Released Out now

 

Hits For Teen-Agers

The Round Up Boys

Rhythm Bomb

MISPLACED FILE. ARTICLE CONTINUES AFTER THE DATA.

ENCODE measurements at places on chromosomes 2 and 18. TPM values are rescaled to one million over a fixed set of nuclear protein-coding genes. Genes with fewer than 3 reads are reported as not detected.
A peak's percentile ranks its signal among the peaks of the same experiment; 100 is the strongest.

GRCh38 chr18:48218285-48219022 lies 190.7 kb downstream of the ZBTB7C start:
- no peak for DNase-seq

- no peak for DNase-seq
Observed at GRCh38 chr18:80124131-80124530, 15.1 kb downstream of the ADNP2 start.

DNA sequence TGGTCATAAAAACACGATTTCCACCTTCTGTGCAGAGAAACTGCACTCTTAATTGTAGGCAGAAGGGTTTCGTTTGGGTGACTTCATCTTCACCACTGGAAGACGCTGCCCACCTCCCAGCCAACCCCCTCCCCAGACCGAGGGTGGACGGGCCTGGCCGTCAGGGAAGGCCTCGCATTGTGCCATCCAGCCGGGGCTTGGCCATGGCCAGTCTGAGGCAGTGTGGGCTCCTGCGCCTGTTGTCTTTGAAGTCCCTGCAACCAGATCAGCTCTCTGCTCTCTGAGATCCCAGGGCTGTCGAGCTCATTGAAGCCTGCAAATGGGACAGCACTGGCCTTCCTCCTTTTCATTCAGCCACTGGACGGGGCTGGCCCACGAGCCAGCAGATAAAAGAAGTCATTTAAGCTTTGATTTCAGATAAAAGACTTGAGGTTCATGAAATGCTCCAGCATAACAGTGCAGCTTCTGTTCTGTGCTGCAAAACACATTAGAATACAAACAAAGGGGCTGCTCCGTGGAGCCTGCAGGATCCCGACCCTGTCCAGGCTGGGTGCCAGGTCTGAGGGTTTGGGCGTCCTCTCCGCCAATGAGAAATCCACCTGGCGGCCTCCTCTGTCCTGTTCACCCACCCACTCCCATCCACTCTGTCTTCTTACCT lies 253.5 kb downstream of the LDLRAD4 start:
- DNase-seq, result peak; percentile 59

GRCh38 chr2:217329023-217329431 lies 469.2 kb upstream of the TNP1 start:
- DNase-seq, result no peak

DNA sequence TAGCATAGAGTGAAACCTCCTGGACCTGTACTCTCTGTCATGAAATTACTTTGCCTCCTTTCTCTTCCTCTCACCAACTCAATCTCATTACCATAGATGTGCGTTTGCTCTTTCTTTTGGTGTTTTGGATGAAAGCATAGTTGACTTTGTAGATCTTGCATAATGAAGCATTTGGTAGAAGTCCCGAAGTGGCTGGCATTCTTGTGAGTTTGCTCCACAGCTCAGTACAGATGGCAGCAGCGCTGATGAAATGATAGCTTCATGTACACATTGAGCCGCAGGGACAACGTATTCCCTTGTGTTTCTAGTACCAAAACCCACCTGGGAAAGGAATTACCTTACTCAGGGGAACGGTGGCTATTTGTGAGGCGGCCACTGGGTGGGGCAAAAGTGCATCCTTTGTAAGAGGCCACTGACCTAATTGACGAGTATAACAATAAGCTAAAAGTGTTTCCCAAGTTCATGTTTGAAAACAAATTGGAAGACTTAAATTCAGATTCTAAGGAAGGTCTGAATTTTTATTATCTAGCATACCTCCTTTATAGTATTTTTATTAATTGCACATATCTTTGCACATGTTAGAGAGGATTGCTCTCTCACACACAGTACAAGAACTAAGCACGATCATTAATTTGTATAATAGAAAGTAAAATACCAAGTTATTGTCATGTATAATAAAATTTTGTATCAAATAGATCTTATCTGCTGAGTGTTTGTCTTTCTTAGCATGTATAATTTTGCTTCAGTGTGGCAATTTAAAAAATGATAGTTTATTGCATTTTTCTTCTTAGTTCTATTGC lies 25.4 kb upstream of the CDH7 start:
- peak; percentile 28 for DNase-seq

Apparently these guys went into hiding some years ago, with their last album surfacing at some point in 2007. Closer to the truth regarding The Round Up Boys whereabouts is that the four musicians of Michael Kirscht (vocals/guitar), Carsten Harbeck (bass), Axel Praefcke (drums) and Ike Stoye (guitar) have filled their time supporting other artists whether in the recording studio or live up on stage. With The Round Up Boys finally finding the time to release their new long player, ‘Hits For Teen-Agers’, you can certainly forgive the band for any actions of selfishness on their behalf by leaving all the extra activities behind as this album has been a long time in waiting. By laying down 15, yes, 15 new tracks for the album ‘Hits For Teen-Agers’, and the title being a clever play on words, The Round Up Boys extend this quality control to the most important aspect, and that being the entire recorded works. There is a true sense of the past created here, as several numbers set the scene of a dance hall from a 50s era, for example, that soak up any suggestions of romance. Two songs are fitting of such a description with the starry-eyed, ‘I Own Your Heart’, closely followed by the mid-paced tempo and declarations of love that is ‘That’s How I Feel About You’. With the song writing duties falling between Michael Kirscht and Axel Praefcke, The Round Up Boys are in safe hands considering the previously mentioned extra curricula of studio and live work. Most interesting is the manner in which both songwriters approach the songs presented here, with Praefcke preferring a more up-tempo and harder edge to his songs where dancing and partying is on his mind (‘Jukebox Baby’, ‘House Party’ et al), but also where certain wrongdoings of a personal nature are difficult to forget (‘Meanest Woman I’ve Seen’). Michael Kirscht on the other hand sounds more optimistic when it comes to romance by offering several tales that do not shy from their emotions with ‘That’s How I Feel About You’ being a prime candidate. By combining all these qualities together, The Round Up Boys have created a compelling album that is at one moment full of exhilaration and then weighed down by a heavy heart the next. ‘Hits For Teen-Agers, it’s old school and it’s great!